Anyways, here's a "Should" that a lot of us share: "I should go to more farmer's markets." Am I right? Farmer's markets epitomize all things healthy and sustainable and local. They're the nexus where old-school farmer's meet new-school locavores. They're good for small businesses and good for your body. So... why aren't we going more?
We can make all the excuses we want, but the truth is, if we have an hour free on a Saturday or Sunday (or during the week as the case may be), we have time to visit a farmer's market. And chances are there's one close to your home; as close as the Westminster Farmer's Market (located in the parking lot of JC Penney at 88th and Harlan) is to mine.
Yes, Westminster has an awesome farmer's market, featuring several produce sellers with beautiful bounties of vegetables and fruits, Great Harvest Bread Co., local tamale-, salsa- and dip-vendors who are generous with the samples, and even a few food trucks.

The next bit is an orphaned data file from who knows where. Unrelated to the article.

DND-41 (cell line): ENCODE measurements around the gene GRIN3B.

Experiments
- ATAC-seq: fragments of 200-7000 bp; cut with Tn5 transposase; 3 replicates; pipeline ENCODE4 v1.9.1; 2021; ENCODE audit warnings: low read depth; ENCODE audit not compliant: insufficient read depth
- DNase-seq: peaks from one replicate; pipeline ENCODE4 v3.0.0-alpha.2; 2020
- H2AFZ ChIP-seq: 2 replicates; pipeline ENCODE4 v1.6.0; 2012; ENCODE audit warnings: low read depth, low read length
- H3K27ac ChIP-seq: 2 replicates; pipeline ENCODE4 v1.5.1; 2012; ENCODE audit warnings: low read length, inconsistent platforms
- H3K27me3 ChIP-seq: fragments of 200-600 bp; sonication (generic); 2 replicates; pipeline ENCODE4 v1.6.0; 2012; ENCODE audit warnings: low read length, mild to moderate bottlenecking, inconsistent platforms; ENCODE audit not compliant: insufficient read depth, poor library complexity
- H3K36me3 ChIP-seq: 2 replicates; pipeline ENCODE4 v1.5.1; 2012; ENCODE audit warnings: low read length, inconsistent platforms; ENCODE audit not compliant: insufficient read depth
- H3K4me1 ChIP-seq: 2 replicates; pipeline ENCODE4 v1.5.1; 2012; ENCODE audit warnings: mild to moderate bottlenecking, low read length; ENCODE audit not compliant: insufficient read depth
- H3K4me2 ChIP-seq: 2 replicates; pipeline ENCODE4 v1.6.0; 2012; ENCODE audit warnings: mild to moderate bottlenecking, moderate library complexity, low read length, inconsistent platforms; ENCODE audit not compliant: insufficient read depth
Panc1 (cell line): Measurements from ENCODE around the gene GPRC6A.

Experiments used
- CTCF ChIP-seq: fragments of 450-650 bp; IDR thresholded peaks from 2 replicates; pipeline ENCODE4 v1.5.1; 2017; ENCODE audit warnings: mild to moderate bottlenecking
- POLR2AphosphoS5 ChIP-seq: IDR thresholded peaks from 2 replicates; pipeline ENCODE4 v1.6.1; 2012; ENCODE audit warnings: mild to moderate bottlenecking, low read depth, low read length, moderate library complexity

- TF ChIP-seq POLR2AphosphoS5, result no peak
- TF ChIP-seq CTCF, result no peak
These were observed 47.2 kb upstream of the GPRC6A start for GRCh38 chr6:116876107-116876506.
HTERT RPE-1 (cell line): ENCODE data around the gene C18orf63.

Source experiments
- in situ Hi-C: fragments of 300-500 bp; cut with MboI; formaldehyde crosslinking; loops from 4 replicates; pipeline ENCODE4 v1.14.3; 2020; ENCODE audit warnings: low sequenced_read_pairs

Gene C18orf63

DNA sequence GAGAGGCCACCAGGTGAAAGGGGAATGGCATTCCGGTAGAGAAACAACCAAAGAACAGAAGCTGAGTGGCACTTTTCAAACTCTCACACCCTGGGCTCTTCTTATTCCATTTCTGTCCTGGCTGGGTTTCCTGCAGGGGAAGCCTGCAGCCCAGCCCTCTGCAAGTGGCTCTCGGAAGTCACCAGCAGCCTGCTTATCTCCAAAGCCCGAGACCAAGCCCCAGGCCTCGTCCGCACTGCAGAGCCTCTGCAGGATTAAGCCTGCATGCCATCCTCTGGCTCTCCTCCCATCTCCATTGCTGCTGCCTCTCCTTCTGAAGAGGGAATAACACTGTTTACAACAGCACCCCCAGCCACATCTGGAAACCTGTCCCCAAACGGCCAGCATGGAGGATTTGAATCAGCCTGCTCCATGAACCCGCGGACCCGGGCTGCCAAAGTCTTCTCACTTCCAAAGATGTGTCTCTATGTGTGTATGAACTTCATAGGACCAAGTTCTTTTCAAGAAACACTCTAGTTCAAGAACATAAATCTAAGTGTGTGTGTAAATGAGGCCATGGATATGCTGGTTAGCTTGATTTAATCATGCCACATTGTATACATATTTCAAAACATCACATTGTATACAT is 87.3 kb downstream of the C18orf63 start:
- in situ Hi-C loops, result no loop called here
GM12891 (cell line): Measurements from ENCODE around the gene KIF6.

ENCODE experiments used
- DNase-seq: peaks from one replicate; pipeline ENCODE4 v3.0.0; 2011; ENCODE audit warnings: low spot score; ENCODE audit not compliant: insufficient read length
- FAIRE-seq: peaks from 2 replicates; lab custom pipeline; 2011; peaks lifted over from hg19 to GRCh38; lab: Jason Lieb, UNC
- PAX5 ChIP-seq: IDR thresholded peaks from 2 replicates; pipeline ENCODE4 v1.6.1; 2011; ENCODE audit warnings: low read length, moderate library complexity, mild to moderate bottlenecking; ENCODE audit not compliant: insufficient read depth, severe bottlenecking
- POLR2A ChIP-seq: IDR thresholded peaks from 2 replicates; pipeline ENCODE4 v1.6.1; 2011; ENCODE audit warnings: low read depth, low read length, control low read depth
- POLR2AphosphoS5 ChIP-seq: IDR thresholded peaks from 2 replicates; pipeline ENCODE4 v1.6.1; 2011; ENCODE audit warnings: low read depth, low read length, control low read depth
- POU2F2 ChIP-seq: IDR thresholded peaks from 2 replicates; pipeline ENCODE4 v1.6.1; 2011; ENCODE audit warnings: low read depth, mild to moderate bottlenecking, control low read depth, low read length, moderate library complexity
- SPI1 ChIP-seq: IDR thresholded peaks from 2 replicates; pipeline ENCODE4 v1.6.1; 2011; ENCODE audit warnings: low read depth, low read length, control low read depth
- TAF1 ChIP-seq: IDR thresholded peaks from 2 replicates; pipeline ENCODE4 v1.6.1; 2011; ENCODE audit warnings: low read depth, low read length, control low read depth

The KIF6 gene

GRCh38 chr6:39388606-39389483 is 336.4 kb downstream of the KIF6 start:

Miller Farms, a Platteville farm in business since 1949, offers a killer deal: one large grocery bag stuffed with any and all produce on their table for just $10. And that's including vegetables like brussels sprouts, asparagus and the eggplant shown above, all of which go for a considerably higher price than other vegetable at most grocery stores.
Miller Farms is definitely a highlight of the Westminster Farmer's Market, but it's by no means the only reason to check out this little gem.
We sampled almost everything and purchased a loaf of moist, nutty sandwich bread from Great Harvest. A Montana-based company, Great Harvest does a good job of making every store seem like a local business. I have fond memories of visiting the Chapel Hill, N.C., location as a child, and I thought for a long time that it was the only location.
We left the farmer's market with out sack of veggies and loaf of bread feeling satisfied, productive and that much more in touch with our community. Farmer's markets aren't merely a venue for buying and selling, they're a community connector and something to be proud about. And it definitely beats standing in long lines, playing bumper cars with shopping carts and paying more for the same amount of non-organic food at the grocery store.
As we left the still bustling parking lot, our only quandary was a pleasant one: what in the world are we going to do with all these vegetables?